This week, a hideous, violent and transphobic blog post emerged, written by the husband of a popular blogger. A number of bloggers wrote comments essentially co-signing or endoring the vitriolic transphobia. I’m not going to link to the original post, because bigotry doesn’t deserve the clicks. But Mx Nillin wrote an important call-out thread and I encourage you to read it.

Nillin also wrote a post talking about this hateful piece, the response to it and, in connection, the problem of discrimination within the Smut Marathon competition. (One of the recent discussions around transphobia in sex blogging started because of a piece of criticism which described a trans character as “confusing.”)

Fact is that there is simply nothing fair or ethical about a competition organized, and at least partially judged, by ignorance. There just isn’t. It throws the whole thing into disrepute and makes for results tainted with toxicity, prejudice, and discrimination.” – Mx Nillin

Finally, my dear friend Quinn published this brilliant piece just today on not having to be nice to people who misgender hir. One of the things that is constantly thrown at trans people who call out transphobia is that they should just be nicer. Well, if you harm someone – and misgendering, deadnaming and making thoughtless transphobic comments is harm, even if you didn’t intend it that way – they’re not obligated to be nice about it. And your support of trans people should not hinge on whether or not any one particular trans person is “nice enough” to you.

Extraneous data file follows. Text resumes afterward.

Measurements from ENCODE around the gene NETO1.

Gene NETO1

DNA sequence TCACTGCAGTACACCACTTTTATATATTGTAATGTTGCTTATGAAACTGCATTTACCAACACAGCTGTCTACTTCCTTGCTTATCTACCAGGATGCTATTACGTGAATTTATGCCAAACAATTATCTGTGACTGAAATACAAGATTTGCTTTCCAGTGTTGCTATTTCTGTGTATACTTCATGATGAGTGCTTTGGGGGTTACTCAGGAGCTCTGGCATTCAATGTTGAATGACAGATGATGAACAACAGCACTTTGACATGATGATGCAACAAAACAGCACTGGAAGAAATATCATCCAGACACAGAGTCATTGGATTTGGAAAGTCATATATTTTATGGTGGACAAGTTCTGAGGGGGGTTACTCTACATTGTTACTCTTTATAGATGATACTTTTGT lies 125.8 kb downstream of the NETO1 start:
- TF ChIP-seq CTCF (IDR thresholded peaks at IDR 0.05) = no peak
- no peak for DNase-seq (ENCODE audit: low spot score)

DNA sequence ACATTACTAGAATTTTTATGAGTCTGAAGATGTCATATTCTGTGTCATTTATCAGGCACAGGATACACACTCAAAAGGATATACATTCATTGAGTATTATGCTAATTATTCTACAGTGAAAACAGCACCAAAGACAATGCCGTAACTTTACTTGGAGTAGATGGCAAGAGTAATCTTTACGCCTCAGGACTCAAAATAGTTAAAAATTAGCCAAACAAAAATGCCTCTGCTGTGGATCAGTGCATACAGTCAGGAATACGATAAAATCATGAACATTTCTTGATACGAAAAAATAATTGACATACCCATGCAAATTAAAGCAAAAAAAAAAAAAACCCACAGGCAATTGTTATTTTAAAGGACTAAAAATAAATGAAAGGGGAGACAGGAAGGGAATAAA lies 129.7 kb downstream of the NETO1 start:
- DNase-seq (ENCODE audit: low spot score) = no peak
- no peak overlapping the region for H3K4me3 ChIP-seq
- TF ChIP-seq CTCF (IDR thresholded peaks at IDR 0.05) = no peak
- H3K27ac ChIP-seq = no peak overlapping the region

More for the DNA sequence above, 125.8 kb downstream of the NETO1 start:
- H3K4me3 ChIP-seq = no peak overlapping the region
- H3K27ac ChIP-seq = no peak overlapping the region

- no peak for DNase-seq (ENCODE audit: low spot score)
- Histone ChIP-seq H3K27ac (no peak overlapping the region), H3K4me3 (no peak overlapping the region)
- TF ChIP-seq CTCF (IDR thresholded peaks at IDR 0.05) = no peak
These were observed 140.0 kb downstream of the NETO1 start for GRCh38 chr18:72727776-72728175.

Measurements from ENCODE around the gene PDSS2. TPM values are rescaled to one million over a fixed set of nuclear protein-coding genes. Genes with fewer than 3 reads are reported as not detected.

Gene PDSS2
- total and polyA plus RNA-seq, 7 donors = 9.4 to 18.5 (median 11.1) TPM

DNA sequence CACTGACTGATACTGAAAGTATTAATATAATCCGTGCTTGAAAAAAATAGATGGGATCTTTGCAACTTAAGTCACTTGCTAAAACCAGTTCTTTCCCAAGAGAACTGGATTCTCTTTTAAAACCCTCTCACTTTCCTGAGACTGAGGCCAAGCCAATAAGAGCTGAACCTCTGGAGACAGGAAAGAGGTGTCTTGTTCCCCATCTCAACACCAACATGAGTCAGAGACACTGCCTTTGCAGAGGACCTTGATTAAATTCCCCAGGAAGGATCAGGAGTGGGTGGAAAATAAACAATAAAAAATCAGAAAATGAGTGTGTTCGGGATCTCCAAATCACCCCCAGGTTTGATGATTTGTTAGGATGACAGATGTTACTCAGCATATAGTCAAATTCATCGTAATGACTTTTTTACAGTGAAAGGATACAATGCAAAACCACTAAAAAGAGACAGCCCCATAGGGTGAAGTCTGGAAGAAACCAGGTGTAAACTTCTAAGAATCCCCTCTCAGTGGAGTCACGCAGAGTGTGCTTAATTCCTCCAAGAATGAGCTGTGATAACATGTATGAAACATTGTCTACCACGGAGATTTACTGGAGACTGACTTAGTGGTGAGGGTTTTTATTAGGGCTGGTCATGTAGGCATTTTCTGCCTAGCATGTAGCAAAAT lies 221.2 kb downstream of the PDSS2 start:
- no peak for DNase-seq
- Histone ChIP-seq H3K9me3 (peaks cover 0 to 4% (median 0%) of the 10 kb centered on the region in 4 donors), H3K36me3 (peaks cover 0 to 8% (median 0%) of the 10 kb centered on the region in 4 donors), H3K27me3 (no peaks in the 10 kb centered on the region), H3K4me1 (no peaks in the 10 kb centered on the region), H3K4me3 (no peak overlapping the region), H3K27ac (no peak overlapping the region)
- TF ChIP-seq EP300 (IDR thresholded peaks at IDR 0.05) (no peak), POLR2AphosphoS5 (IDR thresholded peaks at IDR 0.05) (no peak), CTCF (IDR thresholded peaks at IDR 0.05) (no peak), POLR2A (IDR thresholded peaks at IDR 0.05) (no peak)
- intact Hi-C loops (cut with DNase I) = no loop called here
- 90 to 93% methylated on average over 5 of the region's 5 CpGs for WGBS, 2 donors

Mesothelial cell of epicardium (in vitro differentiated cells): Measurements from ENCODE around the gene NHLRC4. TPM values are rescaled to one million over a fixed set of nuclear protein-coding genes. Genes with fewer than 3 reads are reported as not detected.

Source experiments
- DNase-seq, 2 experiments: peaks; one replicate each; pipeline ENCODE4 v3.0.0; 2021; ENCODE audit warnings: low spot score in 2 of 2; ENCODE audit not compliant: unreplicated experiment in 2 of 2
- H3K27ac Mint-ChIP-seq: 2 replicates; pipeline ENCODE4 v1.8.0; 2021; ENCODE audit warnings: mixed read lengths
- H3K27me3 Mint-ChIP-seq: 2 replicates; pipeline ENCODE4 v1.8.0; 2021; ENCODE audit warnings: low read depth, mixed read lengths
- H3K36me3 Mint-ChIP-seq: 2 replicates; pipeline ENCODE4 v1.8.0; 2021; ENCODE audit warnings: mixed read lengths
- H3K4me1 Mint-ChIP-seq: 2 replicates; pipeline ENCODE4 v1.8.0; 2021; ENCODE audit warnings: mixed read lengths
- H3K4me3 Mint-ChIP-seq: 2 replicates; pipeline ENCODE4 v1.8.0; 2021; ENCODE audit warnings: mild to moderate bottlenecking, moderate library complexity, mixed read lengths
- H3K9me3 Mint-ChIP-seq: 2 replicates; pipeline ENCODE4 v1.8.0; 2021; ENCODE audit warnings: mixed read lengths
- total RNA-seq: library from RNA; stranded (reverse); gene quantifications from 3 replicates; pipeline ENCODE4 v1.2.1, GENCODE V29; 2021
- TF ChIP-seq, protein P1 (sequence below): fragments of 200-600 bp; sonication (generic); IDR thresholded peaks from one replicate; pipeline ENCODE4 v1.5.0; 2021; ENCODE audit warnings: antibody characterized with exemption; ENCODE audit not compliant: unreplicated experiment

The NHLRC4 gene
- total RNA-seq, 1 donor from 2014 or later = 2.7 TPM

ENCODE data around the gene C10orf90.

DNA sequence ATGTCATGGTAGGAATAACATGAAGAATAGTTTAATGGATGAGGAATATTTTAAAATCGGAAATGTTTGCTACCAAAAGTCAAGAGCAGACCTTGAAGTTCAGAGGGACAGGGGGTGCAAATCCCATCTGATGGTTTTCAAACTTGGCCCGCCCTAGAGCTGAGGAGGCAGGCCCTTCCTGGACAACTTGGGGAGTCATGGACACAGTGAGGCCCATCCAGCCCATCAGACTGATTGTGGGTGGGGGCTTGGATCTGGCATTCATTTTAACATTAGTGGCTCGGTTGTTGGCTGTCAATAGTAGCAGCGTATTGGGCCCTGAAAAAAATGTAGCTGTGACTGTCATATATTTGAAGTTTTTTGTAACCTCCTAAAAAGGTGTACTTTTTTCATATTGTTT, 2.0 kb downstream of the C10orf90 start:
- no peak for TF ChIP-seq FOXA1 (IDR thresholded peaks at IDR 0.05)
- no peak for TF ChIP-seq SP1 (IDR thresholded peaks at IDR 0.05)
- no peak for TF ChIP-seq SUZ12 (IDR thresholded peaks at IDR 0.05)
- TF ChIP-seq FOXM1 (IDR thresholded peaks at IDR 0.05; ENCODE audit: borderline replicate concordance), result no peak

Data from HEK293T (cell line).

“I don’t have to be nice to people who misgender me. But if you genuinely want to apologise and ask ‘how can I do better?‘ I would love to help educate you on how to be more inclusive of trans folks. I’m still learning how to be inclusive, and I’m still fucking up. I know I’m going to make mistakes and have to apologise for being a dick, and I’m hoping when I do fuck up other people will help educate me.” – Quinn Rhodes

We need to do better.

This is not good enough, guys. The world is fucking hard enough for trans and NB people as it is right now. Sex positive spaces ought to be better than this, and yet we’re not. Why is that? Why is this shit still happening?

It’s been heartbreaking to watch things unfold these last few weeks and especially this week, and seeing the vitriol and hate that has come out of a community I used to regard as safe and loving.

As cis people, we have a tonne of privilege here. We’ve probably never feared violence just for going to the bathroom. Most of us have never had to make the choice between our safety when we’re out in public, and presenting in a way that alleviates the pain of dysphoria. We don’t have to fight every goddamn day to be called by the correct name, referred to by the correct pronoun, to just be allowed to exist and live in fucking peace. And it is our responsibility to use our privilege in whatever way we can to make the world safer for our trans siblings.

So what can we do?